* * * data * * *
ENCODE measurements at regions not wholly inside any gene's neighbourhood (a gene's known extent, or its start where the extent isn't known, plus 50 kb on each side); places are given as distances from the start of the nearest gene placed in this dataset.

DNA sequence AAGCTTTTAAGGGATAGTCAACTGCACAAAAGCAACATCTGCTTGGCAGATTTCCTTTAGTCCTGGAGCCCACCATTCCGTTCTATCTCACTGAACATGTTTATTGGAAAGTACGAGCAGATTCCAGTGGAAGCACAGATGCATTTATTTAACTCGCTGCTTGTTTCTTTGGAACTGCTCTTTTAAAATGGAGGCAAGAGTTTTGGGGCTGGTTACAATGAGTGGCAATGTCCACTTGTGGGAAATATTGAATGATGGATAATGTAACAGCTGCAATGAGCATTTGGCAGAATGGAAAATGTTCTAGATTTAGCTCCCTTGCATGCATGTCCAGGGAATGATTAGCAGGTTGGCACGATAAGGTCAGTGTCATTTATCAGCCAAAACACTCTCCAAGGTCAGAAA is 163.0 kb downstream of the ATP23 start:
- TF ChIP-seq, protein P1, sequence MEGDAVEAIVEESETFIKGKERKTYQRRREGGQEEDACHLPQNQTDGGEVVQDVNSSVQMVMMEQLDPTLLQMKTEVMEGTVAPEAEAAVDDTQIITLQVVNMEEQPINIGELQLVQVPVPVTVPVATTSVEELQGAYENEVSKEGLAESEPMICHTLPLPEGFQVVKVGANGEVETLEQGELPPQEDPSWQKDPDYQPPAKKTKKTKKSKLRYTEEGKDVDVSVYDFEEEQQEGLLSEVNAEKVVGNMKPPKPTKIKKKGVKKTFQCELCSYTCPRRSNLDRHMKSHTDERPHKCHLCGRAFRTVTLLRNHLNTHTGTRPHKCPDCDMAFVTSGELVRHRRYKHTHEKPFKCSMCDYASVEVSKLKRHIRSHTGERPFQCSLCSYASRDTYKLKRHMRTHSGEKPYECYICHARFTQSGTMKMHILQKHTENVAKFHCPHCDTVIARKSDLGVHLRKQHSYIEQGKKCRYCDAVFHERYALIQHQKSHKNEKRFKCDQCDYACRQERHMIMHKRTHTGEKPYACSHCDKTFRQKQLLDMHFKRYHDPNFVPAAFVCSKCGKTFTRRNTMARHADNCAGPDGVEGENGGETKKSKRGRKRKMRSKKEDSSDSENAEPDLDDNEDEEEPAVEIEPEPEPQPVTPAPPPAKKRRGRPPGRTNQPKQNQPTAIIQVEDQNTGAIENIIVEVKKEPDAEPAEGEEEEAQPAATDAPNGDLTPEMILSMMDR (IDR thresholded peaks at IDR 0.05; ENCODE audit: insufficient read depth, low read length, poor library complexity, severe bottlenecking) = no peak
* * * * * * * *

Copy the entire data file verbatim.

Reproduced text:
ENCODE measurements at regions not wholly inside any gene's neighbourhood (a gene's known extent, or its start where the extent isn't known, plus 50 kb on each side); places are given as distances from the start of the nearest gene placed in this dataset.

DNA sequence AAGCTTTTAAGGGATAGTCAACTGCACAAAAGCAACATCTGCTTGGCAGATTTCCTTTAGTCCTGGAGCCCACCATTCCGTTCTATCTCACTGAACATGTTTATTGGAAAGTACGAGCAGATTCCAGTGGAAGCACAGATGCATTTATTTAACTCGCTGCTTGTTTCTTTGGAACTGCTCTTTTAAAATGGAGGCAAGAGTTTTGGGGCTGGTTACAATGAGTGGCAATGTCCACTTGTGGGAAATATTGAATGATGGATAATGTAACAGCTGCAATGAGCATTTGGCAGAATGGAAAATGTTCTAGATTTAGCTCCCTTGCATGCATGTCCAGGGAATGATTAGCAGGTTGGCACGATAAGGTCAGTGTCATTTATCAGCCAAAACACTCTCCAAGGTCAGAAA is 163.0 kb downstream of the ATP23 start:
- TF ChIP-seq, protein P1, sequence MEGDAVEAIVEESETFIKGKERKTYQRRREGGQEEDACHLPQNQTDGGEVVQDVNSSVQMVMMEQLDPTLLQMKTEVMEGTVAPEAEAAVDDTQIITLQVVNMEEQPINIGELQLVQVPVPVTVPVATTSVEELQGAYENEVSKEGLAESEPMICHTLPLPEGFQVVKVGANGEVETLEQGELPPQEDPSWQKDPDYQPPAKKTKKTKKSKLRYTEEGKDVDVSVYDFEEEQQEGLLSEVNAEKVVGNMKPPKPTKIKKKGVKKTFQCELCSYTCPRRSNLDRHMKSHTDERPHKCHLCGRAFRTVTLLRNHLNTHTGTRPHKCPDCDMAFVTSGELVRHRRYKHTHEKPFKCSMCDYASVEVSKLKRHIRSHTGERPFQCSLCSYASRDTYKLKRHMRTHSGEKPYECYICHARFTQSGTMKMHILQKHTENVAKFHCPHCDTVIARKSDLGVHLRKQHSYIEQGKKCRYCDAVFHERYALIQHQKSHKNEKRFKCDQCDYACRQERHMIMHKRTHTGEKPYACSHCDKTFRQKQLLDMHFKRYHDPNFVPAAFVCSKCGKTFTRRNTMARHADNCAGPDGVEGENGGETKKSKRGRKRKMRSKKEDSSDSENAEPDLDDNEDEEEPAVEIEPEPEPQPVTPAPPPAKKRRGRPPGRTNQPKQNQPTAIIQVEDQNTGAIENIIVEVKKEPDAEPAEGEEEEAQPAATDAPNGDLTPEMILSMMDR (IDR thresholded peaks at IDR 0.05; ENCODE audit: insufficient read depth, low read length, poor library complexity, severe bottlenecking) = no peak